Just returned from an epic New Orleans wedding. Usually I’m not big into weddings, but this one was particularly cool, with the major events held in grand, old decaying buildings in a grand, old decaying neighborhood (Marigny), in America’s best city to visit. The hosts spared no expense in making the event true to the place: a second-line parade from wedding to reception and trumpeter Shamarr Allen and his band as the evening’s entertainment.
We stayed in a VRBO rental – a loft in a converted garage across the street from the church where the wedding was held. A fascinating neighborhood, with old architecture, neighborhood bars and restaurants, and numerous music venues along Frenchman Street. I’d go back in a minute.
But, how was the geocaching? I was able to check off another state on my map (my 18th). I enjoyed the searches but came up empty more than once. Like many urban settings, you’re looking for micros, with a scattering a small caches. I was not able to make a find until my second-to-last day there. Its’ easier to get around New Orleans by bike, so I highly recommend renting a bike to look for caches.
The cache hunt took me to one historic site – a plaque outside of a train station commemorating the Supreme Court case Plessy v. Ferguson. I vaguely remember the name from high school civics class. It was a challenge to a local ordinance requiring blacks and “octaroons” to ride in separate rail cars. Plessy (the plaintiff) had the support of a local mixed-race citizens’ committee and tried to board the train at the Press Street station, but was arrested. The challenge failed, but this story ends with an interesting postscript. The descendants of Plessy AND Ferguson have joined forces to start a foundation to promote the teaching of the history of civil rights in schools.
Biking around the Bywater neighborhood, I found myself looking for caches placed by KBravo, a local geocacher. One took me to a vacant lot, neglected by the city that the neighbors have reclaimed and turned into a green space filled with native landscaping, local art, and a fire pit. We were consumed by the search (I really needed to find a cache large enough for a travel bug) for five or so minutes. After making my first Louisiana find, I was able to sit back and take note of the scene – a fire in the fire pit, a couple volunteers raking leaves and talking quietly amongst themselves. At the far end of the lot, a trumpeter played a slow, mournful solo. Beautiful.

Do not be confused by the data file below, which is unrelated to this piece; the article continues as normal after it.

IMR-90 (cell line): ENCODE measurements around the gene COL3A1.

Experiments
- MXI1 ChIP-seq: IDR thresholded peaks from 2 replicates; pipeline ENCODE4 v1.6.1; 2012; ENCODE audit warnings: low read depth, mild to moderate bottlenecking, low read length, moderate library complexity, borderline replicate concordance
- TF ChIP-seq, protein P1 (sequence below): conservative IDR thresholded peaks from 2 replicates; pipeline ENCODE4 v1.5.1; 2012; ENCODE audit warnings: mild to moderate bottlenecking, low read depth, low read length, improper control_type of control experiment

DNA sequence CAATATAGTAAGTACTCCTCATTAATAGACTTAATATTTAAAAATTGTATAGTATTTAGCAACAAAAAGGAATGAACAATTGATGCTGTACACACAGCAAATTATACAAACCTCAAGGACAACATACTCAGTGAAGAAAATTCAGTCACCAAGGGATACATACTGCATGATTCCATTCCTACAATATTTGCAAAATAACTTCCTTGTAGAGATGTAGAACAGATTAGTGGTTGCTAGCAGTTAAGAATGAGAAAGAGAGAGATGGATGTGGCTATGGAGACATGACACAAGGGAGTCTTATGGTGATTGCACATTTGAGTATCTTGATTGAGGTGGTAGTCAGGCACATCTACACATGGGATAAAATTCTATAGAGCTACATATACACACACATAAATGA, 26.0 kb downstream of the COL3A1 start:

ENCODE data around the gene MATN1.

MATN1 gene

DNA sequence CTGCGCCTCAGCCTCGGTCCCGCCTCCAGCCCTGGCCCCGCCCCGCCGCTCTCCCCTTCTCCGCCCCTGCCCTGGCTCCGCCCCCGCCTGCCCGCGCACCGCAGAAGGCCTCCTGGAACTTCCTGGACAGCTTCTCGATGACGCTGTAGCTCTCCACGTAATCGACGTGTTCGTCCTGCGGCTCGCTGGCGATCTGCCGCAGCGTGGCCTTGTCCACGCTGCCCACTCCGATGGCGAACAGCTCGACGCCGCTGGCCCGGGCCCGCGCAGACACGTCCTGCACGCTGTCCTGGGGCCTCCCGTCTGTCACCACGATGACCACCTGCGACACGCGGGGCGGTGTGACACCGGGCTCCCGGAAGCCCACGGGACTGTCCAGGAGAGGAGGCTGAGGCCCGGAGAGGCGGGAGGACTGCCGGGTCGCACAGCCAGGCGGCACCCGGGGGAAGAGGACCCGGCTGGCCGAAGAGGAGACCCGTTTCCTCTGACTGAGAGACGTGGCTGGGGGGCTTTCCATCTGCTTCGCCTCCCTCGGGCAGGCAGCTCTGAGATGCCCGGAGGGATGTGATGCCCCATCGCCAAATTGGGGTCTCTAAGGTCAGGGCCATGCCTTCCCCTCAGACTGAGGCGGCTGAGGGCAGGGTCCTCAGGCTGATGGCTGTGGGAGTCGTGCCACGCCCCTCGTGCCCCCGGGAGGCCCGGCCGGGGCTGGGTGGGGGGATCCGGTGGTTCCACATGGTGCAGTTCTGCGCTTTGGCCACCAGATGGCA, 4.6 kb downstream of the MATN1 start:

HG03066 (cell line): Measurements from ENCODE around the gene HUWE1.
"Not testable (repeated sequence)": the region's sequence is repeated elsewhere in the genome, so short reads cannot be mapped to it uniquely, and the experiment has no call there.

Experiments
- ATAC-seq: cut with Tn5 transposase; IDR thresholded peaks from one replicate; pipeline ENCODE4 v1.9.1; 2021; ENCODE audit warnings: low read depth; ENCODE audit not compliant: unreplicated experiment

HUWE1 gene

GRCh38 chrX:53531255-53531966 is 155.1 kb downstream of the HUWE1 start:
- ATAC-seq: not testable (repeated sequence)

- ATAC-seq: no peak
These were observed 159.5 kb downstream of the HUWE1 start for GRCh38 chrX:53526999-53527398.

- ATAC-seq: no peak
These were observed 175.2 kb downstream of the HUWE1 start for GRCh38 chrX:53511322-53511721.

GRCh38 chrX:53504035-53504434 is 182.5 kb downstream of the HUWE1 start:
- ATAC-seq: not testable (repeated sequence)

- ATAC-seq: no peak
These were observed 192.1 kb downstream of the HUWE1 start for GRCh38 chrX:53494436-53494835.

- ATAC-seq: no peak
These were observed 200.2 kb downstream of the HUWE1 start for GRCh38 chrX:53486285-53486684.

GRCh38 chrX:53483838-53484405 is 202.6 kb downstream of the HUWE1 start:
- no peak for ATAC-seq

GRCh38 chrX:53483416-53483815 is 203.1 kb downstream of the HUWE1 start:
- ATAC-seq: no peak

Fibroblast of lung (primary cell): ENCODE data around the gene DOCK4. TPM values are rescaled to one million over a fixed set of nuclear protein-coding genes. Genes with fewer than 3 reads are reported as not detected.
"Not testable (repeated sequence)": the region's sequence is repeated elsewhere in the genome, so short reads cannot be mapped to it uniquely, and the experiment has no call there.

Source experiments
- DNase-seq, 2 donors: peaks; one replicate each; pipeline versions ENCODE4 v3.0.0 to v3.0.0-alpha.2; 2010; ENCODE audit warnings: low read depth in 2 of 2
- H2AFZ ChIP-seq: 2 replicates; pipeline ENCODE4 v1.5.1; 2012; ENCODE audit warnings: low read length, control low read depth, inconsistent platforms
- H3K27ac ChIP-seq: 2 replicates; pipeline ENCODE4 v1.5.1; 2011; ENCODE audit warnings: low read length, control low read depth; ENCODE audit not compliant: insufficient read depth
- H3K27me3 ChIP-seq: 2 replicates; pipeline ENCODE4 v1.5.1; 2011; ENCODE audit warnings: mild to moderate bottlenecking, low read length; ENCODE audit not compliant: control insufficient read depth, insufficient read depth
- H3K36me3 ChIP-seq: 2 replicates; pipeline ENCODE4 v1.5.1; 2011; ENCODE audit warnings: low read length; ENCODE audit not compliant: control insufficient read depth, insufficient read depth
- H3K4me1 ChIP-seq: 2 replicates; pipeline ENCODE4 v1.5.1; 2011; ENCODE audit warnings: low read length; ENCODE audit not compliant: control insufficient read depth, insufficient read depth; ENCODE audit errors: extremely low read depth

On the final day, a Sunday, I figured we had an hour or two for geocaching before having to head to the airport. I had a route planned, pass by 3 or 4 points of interest, ending in the 9th Ward. But the weather was typical New Orleans when we woke up on that last day – driving rain. Still, we headed across the Industrial Canal to a cache called “Steamship Houses.” Saw these beautiful old octagonal houses, designed by an old riverboat captain to look like the bridge of a steamship. Fortunately it was a quick find in the steady rain and the two ladies doing yoga on the porch didn’t even notice me on the street nearby.
Overall, two finds in four tries may not sound impressive. But I enjoy using the geocaches as a way of touring the city, getting off the beaten path and seeing the town through the eyes of the locals. New Orleans: the food, the music the spirit, and its’ still nine feet above sea level (in places).